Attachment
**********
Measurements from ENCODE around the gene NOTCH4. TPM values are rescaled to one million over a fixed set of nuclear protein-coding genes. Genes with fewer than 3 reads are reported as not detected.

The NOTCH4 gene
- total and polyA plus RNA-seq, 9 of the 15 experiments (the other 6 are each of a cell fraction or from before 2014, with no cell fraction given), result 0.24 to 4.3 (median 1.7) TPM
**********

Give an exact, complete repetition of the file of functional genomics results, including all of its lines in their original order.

Measurements from ENCODE around the gene NOTCH4. TPM values are rescaled to one million over a fixed set of nuclear protein-coding genes. Genes with fewer than 3 reads are reported as not detected.

The NOTCH4 gene
- total and polyA plus RNA-seq, 9 of the 15 experiments (the other 6 are each of a cell fraction or from before 2014, with no cell fraction given), result 0.24 to 4.3 (median 1.7) TPM